It really doesn’t look good. Countrywide Financial (CFC) CEO Angelo R. Mozilo sold tons of stock in the period before the sub-prime markets caved in. According to The New York Times, he "starting a plan in October 2006, Mr. Mozilo twice raised the number of shares that could be sold: once in December 2006, when Countrywide stock was $40.50, and again in February, when it hit a high of $45.03."
He was rich, and got richer while a lot of his customers went broke.
Now, the treasurer of North Carolina has written the head of the SEC and asked the agency to look into the sales. “As an investor and a Countrywide shareholder, I was shocked to learn that C.E.O. Angelo Mozilo apparently manipulated his trading plans to cash in, just as the sub-prime crisis was heating up and Countrywide’s fortunes were cooling off,” Mr. Moore wrote.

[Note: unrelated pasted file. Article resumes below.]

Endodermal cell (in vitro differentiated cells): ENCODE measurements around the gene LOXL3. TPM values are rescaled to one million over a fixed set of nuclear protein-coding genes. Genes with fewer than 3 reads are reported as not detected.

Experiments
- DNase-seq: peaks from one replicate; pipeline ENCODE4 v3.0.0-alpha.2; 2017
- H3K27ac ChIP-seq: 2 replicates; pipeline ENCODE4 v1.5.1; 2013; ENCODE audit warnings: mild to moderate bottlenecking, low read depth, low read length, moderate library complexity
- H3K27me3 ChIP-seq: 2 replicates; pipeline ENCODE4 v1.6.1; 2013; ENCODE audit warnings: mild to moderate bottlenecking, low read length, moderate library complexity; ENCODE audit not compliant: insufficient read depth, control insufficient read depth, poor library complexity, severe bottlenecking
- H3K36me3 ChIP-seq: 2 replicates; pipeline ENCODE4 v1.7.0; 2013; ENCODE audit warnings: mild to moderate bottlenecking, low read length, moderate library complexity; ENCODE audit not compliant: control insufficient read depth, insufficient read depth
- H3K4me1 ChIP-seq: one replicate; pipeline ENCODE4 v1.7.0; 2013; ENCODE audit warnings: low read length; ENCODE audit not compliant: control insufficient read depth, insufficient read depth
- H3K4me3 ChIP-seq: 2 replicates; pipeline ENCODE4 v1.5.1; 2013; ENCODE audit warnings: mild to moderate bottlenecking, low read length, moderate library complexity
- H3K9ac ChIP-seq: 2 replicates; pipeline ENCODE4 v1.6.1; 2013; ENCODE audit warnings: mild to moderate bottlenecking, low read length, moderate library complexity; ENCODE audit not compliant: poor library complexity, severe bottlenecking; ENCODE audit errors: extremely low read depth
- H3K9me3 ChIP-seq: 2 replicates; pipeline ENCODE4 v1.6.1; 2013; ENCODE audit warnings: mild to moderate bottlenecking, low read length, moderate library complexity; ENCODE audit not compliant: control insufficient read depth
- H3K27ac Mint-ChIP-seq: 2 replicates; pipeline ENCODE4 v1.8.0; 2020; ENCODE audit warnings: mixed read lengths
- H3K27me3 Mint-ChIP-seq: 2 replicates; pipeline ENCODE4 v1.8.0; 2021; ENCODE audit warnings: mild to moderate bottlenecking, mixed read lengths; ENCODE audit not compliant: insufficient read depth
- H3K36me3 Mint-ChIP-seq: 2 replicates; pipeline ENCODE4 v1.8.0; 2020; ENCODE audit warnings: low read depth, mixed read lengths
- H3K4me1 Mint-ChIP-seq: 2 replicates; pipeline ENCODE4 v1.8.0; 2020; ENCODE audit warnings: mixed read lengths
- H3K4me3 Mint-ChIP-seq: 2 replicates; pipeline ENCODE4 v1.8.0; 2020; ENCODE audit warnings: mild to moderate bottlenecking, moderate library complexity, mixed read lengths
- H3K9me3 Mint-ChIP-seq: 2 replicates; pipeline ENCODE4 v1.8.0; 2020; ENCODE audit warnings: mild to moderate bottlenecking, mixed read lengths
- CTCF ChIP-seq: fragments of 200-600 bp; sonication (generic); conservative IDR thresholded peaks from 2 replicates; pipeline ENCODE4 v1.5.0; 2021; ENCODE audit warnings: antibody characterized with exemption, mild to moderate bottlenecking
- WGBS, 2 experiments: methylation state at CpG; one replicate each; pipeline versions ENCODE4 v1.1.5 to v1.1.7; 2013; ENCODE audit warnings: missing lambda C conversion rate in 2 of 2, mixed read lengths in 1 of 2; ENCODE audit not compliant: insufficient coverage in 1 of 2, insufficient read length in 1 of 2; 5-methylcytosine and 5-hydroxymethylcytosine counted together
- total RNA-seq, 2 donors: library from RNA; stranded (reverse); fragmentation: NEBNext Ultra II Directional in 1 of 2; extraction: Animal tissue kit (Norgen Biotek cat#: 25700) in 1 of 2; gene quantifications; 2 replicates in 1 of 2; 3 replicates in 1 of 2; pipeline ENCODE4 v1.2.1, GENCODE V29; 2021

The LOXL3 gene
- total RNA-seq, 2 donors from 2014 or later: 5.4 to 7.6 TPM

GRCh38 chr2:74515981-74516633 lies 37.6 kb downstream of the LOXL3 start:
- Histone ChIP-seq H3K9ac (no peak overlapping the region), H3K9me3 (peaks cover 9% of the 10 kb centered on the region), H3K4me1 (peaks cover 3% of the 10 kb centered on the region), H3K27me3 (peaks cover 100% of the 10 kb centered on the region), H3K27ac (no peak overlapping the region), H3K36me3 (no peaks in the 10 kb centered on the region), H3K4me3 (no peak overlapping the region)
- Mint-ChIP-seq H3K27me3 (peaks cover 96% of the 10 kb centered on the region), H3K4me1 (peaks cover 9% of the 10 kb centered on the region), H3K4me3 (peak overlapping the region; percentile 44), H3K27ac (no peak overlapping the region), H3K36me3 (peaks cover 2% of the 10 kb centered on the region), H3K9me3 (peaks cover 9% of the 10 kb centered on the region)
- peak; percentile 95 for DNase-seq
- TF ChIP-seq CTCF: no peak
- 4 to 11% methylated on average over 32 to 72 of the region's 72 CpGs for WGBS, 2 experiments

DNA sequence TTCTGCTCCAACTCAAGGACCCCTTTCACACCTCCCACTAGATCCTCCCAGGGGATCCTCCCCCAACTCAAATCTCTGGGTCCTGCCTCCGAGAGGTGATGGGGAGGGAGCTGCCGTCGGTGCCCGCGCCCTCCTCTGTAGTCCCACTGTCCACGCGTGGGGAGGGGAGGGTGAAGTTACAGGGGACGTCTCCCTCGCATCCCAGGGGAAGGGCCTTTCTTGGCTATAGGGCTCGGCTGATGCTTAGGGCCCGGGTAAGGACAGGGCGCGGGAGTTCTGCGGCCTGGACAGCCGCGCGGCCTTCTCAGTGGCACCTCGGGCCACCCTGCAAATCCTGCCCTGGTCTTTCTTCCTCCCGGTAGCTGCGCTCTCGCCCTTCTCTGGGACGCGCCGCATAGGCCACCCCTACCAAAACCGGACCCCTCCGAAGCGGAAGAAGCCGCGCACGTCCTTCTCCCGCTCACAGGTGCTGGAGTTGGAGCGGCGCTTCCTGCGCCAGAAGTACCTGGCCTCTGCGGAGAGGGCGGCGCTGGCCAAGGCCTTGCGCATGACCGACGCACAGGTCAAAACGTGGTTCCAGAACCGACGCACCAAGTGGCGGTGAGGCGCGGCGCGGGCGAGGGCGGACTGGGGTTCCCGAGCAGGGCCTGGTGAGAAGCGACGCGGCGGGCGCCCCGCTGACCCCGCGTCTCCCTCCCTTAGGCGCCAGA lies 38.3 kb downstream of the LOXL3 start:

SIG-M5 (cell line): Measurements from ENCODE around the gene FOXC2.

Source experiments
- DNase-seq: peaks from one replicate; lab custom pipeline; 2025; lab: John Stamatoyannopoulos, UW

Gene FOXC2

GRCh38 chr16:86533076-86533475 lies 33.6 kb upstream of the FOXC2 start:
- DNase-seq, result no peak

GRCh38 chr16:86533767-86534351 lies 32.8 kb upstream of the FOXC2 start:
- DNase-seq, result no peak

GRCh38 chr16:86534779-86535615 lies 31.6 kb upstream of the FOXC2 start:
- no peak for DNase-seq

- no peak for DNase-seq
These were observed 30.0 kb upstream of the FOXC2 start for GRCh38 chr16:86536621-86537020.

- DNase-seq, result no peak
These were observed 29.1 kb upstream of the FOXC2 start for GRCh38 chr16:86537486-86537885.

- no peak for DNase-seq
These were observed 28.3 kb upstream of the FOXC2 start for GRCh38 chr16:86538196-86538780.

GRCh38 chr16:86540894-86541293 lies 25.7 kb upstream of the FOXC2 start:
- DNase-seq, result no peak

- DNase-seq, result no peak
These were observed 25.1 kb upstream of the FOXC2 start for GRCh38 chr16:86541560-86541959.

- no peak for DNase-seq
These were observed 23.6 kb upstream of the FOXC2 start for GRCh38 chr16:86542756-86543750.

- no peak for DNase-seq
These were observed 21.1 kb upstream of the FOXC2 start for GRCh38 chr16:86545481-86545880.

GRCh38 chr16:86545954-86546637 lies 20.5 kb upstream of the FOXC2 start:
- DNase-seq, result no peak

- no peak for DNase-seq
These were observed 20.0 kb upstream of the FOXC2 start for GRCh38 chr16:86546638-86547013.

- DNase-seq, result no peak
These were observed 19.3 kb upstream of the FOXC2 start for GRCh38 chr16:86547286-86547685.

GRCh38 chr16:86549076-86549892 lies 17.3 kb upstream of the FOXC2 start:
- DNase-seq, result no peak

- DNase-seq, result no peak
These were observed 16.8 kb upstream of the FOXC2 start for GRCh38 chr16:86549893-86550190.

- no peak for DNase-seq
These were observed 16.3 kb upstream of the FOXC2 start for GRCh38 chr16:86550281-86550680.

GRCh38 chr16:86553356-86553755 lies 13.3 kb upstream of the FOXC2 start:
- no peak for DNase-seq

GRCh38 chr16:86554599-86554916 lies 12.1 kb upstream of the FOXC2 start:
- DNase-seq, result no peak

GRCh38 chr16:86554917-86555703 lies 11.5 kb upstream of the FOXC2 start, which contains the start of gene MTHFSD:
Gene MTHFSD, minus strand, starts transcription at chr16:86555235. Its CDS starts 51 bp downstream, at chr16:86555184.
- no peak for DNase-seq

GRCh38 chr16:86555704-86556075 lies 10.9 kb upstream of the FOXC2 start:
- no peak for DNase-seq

The charge may or may not be true. But the wording of the letter is probably why the treasurer of North Carolina cannot get a real job making money in the private sector. While the statement in his letter may be accurate, he would have no way to prove that. If he could, there would be no reason to send a letter to the SEC.
Mr. Mozilo may be a nasty fellow. His company may have offered mortgages to people who could not pay them back. He may not go to heaven when he dies.
But, North Carolina can’t prove a word of what it is charging. So, it would be wise to keep the rhetoric to a dull roar and let the SEC do its work.
Douglas A. McIntyre